‘Where?’ is no longer a simple question

After a year’s wrangling about ‘online vs face-to-face’, many people are coming round to the view that this is a false and unhelpful dichotomy. Learning doesn’t happen online. It happens where the learner is. The digital and material resources that come to hand while engaged in a learning activity can have subtle and powerful effects on how the activity unfolds, and on the learning that eventuates.

I’m using this brief post to point to some literature that helps with thinking about education and learning when the digital and material are seen as closely entangled, rather than in opposition.

The most recent paper I’d recommend is Lesley Gourlay’s article ‘There is no “virtual learning”: the materiality of digital education’. https://doi.org/10.7821/naer.2021.1.649

Some of the best recent writing about education that responds in a sophisticated way to the limitations of the ‘online vs face-to-face’ dichotomy can be found in the new(ish) journal Postdigital Science and Education.

In particular, I’d recommend two papers in PDSE by Tim Fawns and by Christine Sinclair and Sarah Hayes.

Fawns, T. (2019). Postdigital education in design and practice. Postdigital Science and Education, 1, 132-145. https://doi.org/10.1007/s42438-018-0021-8

Sinclair, C., & Hayes, S. (2019). Between the Post and the Com-Post: Examining the Postdigital ‘Work’ of a Prefix. Postdigital Science and Education, 1(1), 119-131. https://doi.org/10.1007/s42438-018-0017-4

The field of research and practice known as ‘Networked Learning’ is also a good source of ideas and experience, with many thoughtful accounts based on innovative teaching and careful investigation. We brought together a number of people who have been working on relations between digital tools and material places in a book edited by Lucila Carvalho, Maarten de Laat and myself in 2017.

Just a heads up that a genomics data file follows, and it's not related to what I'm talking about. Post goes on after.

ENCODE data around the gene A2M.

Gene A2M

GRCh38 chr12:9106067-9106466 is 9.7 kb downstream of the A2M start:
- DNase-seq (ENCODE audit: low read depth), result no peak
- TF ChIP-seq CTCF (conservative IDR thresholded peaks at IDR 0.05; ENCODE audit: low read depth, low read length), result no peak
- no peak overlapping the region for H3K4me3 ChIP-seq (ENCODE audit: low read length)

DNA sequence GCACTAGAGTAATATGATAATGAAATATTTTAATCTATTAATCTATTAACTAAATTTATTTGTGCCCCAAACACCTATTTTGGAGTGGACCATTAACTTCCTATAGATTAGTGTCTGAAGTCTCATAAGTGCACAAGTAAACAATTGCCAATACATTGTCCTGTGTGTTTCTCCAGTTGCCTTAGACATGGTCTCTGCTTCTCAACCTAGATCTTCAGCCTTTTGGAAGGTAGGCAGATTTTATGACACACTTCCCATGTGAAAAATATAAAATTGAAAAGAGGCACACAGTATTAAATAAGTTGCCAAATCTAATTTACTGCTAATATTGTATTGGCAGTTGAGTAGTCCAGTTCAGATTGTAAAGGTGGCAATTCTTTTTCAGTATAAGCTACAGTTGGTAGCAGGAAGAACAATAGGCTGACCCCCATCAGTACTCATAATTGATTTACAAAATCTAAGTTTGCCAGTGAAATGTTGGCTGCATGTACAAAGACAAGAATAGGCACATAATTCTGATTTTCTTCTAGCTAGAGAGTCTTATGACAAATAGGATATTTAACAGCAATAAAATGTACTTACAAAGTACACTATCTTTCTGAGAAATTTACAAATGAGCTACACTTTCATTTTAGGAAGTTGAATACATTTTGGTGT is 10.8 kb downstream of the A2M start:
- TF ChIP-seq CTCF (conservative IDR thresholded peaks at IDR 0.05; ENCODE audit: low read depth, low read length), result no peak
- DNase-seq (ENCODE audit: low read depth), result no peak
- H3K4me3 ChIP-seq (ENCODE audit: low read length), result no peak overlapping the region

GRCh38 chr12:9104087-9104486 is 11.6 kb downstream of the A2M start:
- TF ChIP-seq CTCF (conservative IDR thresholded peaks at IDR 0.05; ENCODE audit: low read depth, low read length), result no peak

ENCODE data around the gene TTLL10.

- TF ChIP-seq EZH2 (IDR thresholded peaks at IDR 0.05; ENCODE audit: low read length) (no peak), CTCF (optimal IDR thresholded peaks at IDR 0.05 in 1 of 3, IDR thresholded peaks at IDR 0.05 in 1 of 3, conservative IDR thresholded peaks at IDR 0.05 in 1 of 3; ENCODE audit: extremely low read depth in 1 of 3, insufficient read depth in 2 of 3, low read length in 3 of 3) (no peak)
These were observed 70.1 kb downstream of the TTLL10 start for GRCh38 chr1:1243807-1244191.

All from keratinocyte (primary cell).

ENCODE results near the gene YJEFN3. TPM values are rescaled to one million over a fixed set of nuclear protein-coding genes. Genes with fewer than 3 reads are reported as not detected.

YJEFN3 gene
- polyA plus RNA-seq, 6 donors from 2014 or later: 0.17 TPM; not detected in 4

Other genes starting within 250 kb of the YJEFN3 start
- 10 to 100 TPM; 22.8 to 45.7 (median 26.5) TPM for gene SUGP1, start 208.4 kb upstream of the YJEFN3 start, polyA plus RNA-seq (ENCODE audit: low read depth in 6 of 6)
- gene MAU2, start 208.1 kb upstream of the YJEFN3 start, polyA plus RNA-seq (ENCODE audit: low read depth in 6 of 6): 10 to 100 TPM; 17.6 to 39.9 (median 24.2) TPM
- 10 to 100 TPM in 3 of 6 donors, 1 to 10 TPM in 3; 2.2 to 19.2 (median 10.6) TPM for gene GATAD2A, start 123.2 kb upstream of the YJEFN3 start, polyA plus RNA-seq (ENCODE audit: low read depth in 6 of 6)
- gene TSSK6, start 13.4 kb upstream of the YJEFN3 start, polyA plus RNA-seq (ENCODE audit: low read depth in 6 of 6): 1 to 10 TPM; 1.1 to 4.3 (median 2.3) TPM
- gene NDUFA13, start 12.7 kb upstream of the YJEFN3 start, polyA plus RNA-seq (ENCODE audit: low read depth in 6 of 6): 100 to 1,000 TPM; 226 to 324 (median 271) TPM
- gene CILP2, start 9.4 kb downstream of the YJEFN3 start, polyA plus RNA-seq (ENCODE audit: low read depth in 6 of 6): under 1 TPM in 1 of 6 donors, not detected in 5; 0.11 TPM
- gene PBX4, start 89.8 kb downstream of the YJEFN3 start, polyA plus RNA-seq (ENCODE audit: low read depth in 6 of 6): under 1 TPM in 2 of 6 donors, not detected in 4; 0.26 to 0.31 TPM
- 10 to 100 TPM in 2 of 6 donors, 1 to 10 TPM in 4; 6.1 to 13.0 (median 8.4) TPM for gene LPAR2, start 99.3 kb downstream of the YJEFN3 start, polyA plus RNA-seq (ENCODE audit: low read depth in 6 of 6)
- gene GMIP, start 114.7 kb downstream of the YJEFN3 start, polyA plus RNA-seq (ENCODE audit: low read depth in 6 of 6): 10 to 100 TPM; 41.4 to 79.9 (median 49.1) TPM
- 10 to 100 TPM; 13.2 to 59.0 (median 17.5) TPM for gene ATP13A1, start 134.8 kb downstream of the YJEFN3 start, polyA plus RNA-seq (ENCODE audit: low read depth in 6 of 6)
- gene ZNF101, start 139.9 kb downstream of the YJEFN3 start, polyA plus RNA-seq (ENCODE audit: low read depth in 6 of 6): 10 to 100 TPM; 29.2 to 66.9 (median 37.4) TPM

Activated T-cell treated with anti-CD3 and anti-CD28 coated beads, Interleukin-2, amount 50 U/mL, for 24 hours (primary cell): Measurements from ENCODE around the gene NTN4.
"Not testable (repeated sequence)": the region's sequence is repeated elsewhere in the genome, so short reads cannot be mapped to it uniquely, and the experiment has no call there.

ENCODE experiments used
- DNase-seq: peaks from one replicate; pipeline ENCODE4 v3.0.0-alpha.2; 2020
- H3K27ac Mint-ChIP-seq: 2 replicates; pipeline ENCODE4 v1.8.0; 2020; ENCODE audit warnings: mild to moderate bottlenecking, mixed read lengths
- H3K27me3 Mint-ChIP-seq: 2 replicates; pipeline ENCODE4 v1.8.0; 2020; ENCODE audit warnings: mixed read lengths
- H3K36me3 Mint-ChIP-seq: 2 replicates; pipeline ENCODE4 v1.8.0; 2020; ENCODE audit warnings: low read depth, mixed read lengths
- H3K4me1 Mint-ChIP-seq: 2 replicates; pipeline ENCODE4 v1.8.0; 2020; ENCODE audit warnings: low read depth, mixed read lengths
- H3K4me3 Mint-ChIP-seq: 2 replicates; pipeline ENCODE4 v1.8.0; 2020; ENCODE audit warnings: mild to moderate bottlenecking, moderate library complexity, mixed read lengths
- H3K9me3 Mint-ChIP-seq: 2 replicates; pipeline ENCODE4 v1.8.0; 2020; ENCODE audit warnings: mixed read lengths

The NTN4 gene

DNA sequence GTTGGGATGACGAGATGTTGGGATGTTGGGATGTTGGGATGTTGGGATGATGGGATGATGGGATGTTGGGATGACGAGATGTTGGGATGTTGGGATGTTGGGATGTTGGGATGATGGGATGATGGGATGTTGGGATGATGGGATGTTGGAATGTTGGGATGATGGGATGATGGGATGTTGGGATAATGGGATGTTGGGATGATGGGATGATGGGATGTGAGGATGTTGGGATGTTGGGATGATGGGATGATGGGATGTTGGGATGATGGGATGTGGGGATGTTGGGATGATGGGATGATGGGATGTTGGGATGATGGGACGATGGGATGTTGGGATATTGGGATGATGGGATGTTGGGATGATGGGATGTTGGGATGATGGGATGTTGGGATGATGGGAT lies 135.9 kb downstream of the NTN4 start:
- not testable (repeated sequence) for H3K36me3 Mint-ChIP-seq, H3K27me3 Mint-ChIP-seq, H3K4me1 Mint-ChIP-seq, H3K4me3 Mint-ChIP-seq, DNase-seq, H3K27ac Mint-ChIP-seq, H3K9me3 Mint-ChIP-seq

Carvalho, L., Goodyear, P., & de Laat, M. (Eds.). (2017). Place-based spaces for networked learning. New York: Routledge.

The title of this blog post is taken from the introductory chapter to the PBSNL book.

Another recent article in PDSE provides a good way into this broader Networked Learning literature:

Networked Learning Editorial Collective. (2020). Networked Learning: Inviting Redefinition. Postdigital Science and Education, 3, 312-325. https://doi.org/10.1007/s42438-020-00167-8

Finally, there’s a recent special issue of BJET on ‘hybrid’ learning spaces, including a paper I wrote about how university teachers and others design for learning activities that spill across the material and digital.

Goodyear, P. (2020). Design and co-configuration for hybrid learning: Theorising the practices of learning space design British Journal of Educational Technology, 51(4), 1045–1060. https://doi.org/10.1111/bjet.12925

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